59

What are the demographics for fibromyalgia?

F > M
Age group 20-50 yrs

60

What is the pathophys of fibromyalgia?

Abnormal sensory processing of pain in CNS

61

What are the sxs of fibromyalgia?

1. Non-articular musculoskeletal aches & pains
2. Fatigue
3. Sleep disturbance
4. Multiple trigger points of pain
A. Trapezius muscle
B. Medial fat pad of knee
C. Lateral epicondyle elbow

62

How is fibromyalgia diagnosed?

1. No routine laboratory markers
2. Dx of exclusion, commonly ordered labs:
A. ESR or CRP – R/O RA, SLE, PMR
B. FT4, TSH – R/O hypothyroidism
C. CBC – R/O anemia

63

What are the goals of treatment for fibromyalgia?

↓ pain, improve muscle & joint function, avoid triggers that exacerbate sx’s 

64

What are the non-medical treatment options for fibromyalgia?

1. Patient education
2. Stress reduction
3. Sleep hygiene
4. Treat psychological problems
A. Behavioral counseling
5. Exercise program
6. Other
A. Trigger pt. inj., acupuncture, Chiropractic, massage, PT

65

What are the medical treatment options for fibromyalgia?

1. OTC’s
2. Duloxetine (Cymbalta)
3. Milnacipran (Savella)
4. Gabapentin (Neurontin)
5. Pregabalin (Lyrica)
6. Amitriptyline (Elavil)
7. Tramadol (Ultram)
8. Muscle relaxers
9. Raloxifene (Evista)
A. qod (selective estrogen receptor modulator) 
10 Propranolol (Inderal

66

Define Granulomatosis with Polyangiitis (GPA)/Wegener's granulomatosis

1. Systemic disorder leading to damage to lungs & kidneys that can be fatal

2. Vasculitic syndrome featuring attack by circulating Ab termed ANCAs (antineutrophil cytoplasmic antibodies) against small and medium-size blood vessels

67

What causes GPA/Wegener's granulomatosis?

1. Rare in Japan and African Americans
2. Unknown cause
Microbes (bacteria and viruses)?
Genetic predisposition?

68

What is the pathophys of GPA/Wegener's granulomatosis?

1. Inflammation with granuloma formation
2. Anti-neutrophil cytoplasmic antibodies (ANCAs) are responsible for the inflammation
3. Suspected if unexplained symptoms for a long period of time

69

What are the sxs of GPA/Wegener's granulomatosis?

1. Rhinitis
A. Usually 1st sign in most people
2. Rapidly progressive glomerulonephritis → chronic kidney failure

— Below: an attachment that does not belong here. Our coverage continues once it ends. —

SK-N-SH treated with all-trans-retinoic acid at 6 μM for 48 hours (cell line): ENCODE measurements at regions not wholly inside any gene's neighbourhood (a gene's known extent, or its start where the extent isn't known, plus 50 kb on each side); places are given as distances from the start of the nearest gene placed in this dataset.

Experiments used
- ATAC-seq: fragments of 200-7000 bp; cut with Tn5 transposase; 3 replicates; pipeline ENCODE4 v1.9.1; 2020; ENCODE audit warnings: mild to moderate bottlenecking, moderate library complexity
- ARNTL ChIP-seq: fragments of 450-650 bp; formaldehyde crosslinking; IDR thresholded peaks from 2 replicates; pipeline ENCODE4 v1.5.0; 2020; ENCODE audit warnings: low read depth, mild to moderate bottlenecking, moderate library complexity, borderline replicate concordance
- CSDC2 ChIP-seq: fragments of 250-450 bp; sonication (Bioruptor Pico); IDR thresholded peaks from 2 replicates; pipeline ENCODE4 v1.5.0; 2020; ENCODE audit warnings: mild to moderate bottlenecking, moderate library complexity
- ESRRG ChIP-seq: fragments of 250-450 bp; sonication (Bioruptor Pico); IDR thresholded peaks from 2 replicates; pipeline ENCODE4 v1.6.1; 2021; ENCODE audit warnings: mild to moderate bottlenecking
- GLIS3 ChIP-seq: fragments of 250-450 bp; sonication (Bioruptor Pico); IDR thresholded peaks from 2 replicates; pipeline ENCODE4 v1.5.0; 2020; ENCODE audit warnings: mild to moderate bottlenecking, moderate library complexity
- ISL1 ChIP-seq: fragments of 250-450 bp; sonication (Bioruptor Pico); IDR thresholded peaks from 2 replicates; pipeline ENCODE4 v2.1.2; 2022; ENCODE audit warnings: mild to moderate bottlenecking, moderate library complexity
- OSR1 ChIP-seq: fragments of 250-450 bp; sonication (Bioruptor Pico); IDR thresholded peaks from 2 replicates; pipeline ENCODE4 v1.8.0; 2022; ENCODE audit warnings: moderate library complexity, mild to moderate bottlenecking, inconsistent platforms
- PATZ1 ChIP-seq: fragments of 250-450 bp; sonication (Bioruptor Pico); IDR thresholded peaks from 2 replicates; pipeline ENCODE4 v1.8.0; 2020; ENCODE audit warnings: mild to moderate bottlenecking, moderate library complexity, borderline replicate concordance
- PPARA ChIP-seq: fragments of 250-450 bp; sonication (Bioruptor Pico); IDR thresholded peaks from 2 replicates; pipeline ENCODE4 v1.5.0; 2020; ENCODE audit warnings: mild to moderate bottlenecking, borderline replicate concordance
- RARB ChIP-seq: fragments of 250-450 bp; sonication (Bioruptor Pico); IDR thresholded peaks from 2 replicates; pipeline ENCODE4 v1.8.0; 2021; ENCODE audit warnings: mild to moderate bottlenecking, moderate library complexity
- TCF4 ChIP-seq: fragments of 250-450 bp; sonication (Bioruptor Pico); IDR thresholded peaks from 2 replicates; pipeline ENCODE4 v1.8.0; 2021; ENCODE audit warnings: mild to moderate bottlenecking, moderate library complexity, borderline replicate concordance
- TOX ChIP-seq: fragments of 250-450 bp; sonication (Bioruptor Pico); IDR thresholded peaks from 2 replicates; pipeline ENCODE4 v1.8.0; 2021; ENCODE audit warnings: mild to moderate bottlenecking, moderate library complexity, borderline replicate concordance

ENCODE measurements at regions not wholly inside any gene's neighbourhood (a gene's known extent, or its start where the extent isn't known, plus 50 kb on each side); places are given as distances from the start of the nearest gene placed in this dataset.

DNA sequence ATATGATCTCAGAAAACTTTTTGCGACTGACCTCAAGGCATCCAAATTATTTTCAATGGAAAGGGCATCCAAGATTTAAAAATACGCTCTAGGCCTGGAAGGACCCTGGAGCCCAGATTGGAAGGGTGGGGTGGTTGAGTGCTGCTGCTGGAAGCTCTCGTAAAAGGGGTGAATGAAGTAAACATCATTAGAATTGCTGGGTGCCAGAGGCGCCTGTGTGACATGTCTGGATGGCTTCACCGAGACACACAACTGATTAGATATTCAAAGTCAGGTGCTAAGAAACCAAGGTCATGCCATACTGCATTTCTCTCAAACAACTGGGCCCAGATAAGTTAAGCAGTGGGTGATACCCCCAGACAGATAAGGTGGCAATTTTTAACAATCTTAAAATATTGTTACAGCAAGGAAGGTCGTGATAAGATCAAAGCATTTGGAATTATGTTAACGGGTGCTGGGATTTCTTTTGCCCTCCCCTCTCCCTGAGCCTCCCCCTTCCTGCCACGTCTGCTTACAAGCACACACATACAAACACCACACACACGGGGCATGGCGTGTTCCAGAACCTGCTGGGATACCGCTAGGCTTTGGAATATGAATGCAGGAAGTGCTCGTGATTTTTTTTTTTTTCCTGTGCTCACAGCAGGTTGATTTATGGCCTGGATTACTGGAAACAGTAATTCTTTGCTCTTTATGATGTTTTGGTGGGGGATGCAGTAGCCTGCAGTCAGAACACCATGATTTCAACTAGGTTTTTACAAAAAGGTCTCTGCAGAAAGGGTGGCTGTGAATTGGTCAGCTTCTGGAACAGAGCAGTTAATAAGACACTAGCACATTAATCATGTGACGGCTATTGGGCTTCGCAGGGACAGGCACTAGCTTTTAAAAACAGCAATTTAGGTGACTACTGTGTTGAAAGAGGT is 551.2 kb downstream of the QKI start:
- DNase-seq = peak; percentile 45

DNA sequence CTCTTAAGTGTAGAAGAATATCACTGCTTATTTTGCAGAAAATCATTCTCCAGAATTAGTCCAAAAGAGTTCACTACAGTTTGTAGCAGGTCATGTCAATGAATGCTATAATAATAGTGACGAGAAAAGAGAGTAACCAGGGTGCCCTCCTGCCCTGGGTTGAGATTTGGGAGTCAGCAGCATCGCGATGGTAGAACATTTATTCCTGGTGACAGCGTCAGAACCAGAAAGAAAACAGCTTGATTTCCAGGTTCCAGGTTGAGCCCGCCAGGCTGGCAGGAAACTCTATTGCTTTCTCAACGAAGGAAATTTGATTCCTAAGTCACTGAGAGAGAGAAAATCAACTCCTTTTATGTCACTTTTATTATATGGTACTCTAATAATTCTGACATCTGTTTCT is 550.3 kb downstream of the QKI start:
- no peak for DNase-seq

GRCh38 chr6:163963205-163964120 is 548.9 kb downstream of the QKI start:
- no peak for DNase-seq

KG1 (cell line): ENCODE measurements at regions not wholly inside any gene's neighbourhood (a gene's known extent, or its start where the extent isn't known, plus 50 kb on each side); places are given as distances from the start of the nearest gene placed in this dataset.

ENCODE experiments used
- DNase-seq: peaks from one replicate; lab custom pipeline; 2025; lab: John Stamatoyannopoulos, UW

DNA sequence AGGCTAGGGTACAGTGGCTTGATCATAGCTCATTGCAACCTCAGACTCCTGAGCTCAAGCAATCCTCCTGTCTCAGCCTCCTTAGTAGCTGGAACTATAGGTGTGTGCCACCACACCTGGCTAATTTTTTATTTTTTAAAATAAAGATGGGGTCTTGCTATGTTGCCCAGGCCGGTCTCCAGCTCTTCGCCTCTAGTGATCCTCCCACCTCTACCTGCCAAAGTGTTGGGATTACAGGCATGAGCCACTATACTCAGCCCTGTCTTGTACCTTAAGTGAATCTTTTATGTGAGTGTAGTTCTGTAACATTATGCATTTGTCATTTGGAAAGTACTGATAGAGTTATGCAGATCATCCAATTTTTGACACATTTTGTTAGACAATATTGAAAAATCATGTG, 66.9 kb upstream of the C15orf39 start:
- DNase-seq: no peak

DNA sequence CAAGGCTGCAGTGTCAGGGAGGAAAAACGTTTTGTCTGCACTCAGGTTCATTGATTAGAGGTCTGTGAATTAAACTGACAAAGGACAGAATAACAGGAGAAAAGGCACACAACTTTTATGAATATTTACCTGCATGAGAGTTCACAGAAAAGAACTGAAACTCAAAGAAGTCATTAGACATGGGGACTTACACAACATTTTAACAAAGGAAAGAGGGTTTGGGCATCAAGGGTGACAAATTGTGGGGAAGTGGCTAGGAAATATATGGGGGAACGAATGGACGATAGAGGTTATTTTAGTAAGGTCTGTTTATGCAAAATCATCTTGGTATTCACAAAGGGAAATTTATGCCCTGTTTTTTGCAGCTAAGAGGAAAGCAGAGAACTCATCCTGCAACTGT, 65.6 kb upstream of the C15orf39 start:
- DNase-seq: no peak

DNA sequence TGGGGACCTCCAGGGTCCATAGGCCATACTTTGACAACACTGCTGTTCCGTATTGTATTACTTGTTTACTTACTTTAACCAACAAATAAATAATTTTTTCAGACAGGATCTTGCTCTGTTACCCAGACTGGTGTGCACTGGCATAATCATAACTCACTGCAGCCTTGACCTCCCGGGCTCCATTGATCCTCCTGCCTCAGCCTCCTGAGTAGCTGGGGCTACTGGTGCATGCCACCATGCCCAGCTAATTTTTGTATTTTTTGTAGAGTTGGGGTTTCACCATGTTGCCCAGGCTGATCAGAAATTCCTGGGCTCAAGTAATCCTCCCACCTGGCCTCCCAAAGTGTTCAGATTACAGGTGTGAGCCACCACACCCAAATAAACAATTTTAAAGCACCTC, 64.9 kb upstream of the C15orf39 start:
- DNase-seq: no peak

3. EENT disorders
4. Lungs
A. Pulmonary nodules ("coin lesions"), infiltrates, hemoptysis
5. Arthritis
A. Pain or swelling (60%), commonly misdiagnosed as RA
6. Skin
A. Nodules on the elbow, purpura (cutaneous vasculitis)
7. Nervous system
A. Sensory neuropathy (10%)
*Heart, GI tract, brain rarely affected

70

What are the EENT disorders asst with GPA/Wegener's granulomatosis?

1. Nose: pain, stuffiness, epistaxis, rhinitis, crusting, saddle-nose deformity 2° perforated septum
2. Ears:Hearing loss
3. Oral cavity:gingivitis, bone destruction with loosening of teeth, oral ulcerations
4. Eyes: pseudotumours, scleritis, conjunctivitis, uveitis, episcleritis
5. Trachea: subglottal stenosis

71

What are the dx studies for GPA/Wegener's granulomatosis?

1. +/- ANCAs
A. Not always diagnostic
2. If renal failure or cutaneous vasculitis, renal Bx
3. Rarely lung Bx

72

What are the lung bx results in GPA/Wegener's granulomatosis?

1. (+) Bx result (50% specificity)
A. Leukocytoclastic vasculitis w/necrotic changes and granulomatous inflammation (clumps of typically arranged white blood cells)
B. Necrotizing granulomas are hallmark of Dz

73

How is GPA/Wegener's granulomatosis diagnosed?

1. 2 or > (+) criteria = high sensitivity of Dx
A. Nasal or oral inflammation
B. Abn. CXR
-nodules, infiltrates or cavities
C. Urine sediment
-Microscopic hematuria or red cell casts
D. Biopsy
-Granulomatous inflammation

74

How is GPA/Wegener's granulomatosis treated?

1. Induce remission
A. Cyclophosphamide (Cytoxan) OR Rituximab (Rituxan)
+
B. High dose corticosteroids

2. Less toxic immunosuppressants used to prevent relapse
A. Methotrexate (Trexall)

75

What is the prognosis for GPA/Wegener's granulomatosis?

1. 5-year survival > 80%
2. Long-term complications are common (86%)
A. Chronic renal failure
B. Hearing loss and deafness